“Some dietary supplements may increase the effect of your medication, and other dietary supplements may decrease it,” Robert Mozersky, a medical officer at the Food and Drug Administration (FDA), said.
Certain dietary supplements may change absorption, metabolism, or excretion of a medication and therefore affect its potency.
“You may be getting either too much or too little of a medication you need,” Mozersky warned.
Combining dietary supplements and medications could even have life-threatening effects. For example, drugs for HIV/AIDS, heart disease, depression, treatments for organ transplants, and birth control pills are less effective when taken with the herbal supplement St. John’s Wort. Depending on the medication involved, the results can be serious.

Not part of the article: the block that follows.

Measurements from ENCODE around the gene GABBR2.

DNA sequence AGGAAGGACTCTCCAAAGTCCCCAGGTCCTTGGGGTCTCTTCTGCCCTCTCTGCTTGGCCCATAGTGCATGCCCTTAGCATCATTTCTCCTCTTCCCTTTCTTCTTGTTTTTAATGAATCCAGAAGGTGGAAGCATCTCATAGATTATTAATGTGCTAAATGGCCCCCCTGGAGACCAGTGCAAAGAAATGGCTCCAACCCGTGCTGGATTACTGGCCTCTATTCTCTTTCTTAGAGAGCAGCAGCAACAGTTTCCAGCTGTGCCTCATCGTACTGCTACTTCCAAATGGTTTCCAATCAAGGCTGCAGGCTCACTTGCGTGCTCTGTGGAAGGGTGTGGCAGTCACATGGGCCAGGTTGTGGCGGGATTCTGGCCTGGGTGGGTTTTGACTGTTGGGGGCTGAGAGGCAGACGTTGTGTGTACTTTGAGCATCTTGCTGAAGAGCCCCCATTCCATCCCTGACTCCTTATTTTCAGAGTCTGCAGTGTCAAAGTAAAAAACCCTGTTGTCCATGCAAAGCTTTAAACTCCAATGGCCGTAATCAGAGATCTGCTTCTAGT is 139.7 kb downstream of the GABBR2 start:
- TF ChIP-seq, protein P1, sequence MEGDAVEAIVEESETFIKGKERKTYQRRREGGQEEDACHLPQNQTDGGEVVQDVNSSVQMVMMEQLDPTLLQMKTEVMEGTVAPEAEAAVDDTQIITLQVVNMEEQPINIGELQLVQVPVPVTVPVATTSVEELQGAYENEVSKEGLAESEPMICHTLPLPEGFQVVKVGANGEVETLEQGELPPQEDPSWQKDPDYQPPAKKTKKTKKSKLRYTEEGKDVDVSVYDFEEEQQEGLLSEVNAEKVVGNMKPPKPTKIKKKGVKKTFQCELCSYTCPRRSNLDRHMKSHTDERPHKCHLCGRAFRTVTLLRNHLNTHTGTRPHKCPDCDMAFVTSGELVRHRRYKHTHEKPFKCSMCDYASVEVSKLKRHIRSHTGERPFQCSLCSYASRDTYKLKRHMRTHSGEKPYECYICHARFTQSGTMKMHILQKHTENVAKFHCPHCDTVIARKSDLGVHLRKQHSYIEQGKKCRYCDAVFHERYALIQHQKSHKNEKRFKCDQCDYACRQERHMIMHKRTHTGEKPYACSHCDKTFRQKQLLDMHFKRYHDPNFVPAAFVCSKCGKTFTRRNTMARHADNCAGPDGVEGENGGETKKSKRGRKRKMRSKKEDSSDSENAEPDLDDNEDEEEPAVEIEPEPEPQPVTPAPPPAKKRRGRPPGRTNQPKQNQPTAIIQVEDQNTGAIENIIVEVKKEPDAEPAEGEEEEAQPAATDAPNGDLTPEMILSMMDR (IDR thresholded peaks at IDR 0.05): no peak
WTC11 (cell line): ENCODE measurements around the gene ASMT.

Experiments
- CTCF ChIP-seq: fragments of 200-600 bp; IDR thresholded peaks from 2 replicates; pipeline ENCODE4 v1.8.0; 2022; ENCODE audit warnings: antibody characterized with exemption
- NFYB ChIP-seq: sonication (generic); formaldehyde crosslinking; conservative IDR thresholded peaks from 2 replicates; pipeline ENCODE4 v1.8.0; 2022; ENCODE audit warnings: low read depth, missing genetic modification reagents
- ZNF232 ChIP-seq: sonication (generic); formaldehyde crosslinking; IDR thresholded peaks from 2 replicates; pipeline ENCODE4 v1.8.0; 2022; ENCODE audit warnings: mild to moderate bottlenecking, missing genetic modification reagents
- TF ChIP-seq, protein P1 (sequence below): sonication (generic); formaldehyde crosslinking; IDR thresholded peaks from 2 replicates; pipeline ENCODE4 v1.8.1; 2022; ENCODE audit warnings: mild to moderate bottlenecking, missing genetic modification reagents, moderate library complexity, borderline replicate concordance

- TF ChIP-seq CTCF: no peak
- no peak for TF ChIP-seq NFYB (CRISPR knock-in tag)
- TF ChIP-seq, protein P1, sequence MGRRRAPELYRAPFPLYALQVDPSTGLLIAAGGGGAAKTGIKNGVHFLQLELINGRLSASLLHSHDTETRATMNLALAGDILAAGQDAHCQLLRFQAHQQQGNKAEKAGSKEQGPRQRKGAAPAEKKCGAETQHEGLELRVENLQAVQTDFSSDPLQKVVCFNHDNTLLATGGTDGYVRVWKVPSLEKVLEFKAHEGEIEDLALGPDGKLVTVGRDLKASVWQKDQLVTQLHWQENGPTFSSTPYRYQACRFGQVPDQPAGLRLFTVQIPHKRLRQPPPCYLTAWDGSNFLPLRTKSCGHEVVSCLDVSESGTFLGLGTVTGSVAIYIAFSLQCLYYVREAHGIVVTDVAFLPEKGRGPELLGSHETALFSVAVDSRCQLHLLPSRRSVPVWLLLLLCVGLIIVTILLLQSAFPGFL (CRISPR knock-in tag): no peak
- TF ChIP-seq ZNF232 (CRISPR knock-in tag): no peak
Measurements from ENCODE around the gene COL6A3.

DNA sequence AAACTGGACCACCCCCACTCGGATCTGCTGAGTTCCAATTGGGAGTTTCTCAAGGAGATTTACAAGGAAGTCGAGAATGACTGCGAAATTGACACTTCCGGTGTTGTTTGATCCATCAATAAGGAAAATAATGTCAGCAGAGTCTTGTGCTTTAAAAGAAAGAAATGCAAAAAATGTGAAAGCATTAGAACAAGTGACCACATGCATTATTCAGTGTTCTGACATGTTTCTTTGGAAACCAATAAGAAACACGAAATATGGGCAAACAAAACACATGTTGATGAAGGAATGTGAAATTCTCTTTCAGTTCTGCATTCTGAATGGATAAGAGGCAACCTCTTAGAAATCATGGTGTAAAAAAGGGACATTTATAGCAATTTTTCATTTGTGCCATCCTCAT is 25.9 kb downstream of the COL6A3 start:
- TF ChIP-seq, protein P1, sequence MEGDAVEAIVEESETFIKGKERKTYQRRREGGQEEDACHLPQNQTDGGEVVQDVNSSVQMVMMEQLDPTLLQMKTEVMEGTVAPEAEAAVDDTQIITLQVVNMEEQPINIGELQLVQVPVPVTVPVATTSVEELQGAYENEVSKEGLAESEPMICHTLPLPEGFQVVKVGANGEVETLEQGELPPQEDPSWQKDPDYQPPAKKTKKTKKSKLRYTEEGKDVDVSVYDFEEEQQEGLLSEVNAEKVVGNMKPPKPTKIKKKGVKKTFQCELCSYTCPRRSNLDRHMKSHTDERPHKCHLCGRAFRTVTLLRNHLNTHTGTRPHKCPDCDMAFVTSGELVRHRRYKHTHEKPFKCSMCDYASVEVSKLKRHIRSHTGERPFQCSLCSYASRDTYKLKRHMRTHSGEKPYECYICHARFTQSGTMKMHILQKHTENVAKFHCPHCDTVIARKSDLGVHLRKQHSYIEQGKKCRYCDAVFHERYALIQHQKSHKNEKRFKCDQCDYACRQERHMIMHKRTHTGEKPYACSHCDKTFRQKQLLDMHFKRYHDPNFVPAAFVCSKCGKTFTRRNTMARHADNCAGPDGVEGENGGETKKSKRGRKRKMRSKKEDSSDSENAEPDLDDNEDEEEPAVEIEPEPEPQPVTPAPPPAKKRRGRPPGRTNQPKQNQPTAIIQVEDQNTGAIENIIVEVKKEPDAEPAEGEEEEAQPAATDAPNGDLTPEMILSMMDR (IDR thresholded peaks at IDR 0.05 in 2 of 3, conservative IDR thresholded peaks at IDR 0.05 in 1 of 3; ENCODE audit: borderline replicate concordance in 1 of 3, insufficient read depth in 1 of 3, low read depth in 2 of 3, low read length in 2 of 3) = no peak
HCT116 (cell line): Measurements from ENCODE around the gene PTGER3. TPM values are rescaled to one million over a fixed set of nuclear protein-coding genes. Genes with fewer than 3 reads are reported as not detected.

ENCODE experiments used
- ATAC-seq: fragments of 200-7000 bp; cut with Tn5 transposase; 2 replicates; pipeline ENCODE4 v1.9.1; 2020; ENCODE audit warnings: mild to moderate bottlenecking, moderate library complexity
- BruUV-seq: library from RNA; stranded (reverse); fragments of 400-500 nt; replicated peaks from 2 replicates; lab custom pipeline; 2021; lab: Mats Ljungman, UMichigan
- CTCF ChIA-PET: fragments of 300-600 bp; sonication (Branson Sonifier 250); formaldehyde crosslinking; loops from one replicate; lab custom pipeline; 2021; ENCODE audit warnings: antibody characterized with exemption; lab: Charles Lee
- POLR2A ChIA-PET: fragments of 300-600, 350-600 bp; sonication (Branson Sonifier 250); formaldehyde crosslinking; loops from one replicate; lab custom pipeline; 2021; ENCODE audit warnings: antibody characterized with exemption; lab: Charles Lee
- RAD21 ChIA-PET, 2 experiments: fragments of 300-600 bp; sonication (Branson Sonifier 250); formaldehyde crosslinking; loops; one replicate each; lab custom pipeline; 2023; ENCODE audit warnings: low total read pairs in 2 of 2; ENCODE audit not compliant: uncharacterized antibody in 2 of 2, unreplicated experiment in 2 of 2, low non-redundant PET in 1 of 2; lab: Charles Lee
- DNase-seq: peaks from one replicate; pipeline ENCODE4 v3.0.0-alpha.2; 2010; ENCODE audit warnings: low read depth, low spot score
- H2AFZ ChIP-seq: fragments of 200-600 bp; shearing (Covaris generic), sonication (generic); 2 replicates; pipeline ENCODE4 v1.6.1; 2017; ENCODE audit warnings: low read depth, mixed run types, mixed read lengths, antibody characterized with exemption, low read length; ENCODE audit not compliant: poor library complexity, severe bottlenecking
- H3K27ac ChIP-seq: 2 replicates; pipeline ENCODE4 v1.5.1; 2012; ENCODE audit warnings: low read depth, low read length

Also, warfarin (a prescription blood thinner), ginkgo biloba (an herbal supplement), aspirin and vitamin E can each thin the blood, so taking any of these products together may increase the potential for internal bleeding or stroke.
Dietary supplements are widely used and include vitamins, minerals, and other less familiar substances—such as herbals, botanicals, amino acids, and enzymes.